`Heist' moves quickly, says little

Movie reviews

November 09, 2001

Rated R (language, some violence). Sun score: ** 1/2

Heist is like an improved and streamlined version of last summer's The Score: The writer-director, David Mamet, doesn't even want The to slow down his title.

Gene Hackman stars as the canny thief who leads a lean, efficient crew including a stalwart partner (Delroy Lindo), an ace odd-job guy (Ricky Jay) and sometimes his svelte young wife (Rebecca Pidgeon). When his financier and fence (Danny DeVito) reneges on a pay-off unless Hackman's crew pulls another job, the screen is set for a game of cat and mouse. Make that alley-cat and sex kitten, since DeVito sends his nephew (Sam Rockwell) along as insurance, and this rising young man has eyes for Hackman's wife.

As in any group sport, the gang members' ability to read each other's signals and share strategy is as important as skills and strength. But seeing them execute a clever plan to steal Swiss bullion from a cargo plane is only as satisfying as watching a well-turned double play in a mediocre baseball game.

As in The Score, too much of an audience's emotional stake is based on our reflexive identification with the team leader as a man of wisdom and experience and our equally reflexive distrust of the young hot shot as a jittery smart aleck. (Hackman, who is also a master yacht-maker, wants this to be his last job - he's been photographed on a surveillance camera.)

In his trademark clipped, sardonic style, Mamet peppers the script with funny lines that are supposed to evoke character: Jay says Hackman is "so cool, when he goes to bed, sheep count him." But if we accept Hackman as a charismatic mastermind, it's mostly because of how beautifully Lindo and Jay express their loyalty to him.

What undercuts Hackman's performance and the movie is that Pidgeon provides too wan a presence as his wife. She doesn't shoot any pheromones into the atmosphere; she generates only a smidgen of static electricity when she rubs up against Rockwell. Patti LuPone has more personality as an alcoholic customs agent.

The movie's biggest jolt comes from none of the programmed surprises and betrayals, but from seeing Hackman and his crew dress up as guards at the airport. As a movie, Heist is merely an amiable time-killer. But it presents a terrific argument for federalizing airport security. -- Michael Sragow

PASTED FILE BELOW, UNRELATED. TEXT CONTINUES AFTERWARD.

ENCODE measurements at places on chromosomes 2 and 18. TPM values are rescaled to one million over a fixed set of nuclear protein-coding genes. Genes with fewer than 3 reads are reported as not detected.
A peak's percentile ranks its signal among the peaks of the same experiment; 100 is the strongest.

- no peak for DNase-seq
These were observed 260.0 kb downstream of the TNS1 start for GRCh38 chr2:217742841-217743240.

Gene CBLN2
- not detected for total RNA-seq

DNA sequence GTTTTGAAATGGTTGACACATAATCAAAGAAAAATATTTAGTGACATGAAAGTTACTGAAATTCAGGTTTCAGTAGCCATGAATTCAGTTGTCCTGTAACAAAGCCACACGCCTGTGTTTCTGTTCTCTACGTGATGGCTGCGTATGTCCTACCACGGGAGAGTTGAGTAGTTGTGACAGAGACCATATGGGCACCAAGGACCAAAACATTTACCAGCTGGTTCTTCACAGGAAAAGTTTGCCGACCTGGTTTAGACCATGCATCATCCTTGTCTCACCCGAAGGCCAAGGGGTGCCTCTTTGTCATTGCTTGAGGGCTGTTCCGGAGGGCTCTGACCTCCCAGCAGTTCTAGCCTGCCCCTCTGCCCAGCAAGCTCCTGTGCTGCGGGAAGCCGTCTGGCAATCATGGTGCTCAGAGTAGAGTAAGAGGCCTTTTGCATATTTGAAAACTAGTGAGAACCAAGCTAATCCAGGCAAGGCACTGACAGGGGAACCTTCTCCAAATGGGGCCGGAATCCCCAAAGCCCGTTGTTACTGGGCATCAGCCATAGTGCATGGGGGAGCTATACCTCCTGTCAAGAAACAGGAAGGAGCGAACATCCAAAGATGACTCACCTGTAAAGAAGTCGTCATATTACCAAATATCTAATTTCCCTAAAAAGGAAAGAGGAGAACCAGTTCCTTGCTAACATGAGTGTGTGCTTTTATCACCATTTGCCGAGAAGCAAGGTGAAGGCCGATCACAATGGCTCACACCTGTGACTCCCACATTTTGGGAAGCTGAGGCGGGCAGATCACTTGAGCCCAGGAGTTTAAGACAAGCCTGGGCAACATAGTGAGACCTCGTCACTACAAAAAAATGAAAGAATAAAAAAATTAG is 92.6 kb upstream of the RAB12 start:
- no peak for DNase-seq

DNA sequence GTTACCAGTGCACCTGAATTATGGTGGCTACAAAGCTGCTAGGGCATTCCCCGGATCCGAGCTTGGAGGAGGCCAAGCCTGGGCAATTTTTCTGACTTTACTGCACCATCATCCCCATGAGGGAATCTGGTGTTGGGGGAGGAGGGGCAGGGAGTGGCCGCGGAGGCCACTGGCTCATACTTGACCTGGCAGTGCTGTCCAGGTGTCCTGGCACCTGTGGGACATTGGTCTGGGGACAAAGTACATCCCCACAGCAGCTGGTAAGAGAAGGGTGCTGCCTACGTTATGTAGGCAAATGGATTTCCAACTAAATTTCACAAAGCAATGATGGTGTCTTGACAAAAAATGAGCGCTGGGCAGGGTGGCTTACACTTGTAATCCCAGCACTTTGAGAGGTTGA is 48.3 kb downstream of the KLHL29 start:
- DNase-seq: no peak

Haiku Tunnel

Rated R (language). Sun score: ***

The Kornbluth Brothers' Haiku Tunnel is such an archingly perceptive and achingly funny take on the droning nature of the American workplace and how one misadjusted temp tries coming to terms with it, it's a shame the movie isn't about 30 minutes shorter.

Haiku Tunnel is very much like watching the comic strip Dilbert come to life. Josh Kornbluth plays "Josh" (in no ways similar to the real Josh, we're assured), a temp at a big-time law firm in the fictional city of San Franclisco. His boss, big-time tax lawyer Bob Shelby (Warren Keith) takes an immediate liking to his work ethic and offers to make him a "perm," or full-time employee. Josh agrees.

Big mistake. The work ethic disappears (Josh becomes obsessed with writing his novel during work hours), his co-workers become a distraction, and his neuroses become even more pronounced.

Josh takes to using his supervisor's answering machine as a psychotherapist, spends the better part of a day learning how to fix a copy-machine paper jam, convinces one of the firm's lawyers that he's a big-time tax attorney, too, and generally learns to regret his decision. And then there's these 17 important letters he keeps meaning to send ...

Haiku Tunnel delivers deliciously low blows at corporate America, office politics and the lengths people will go to avoid work. The film loses its way around the middle but moves back on target in time for a finish that should ring hilariously true for anyone who's ever had to spend their workday behind a desk. -- Chris Kaltenbach

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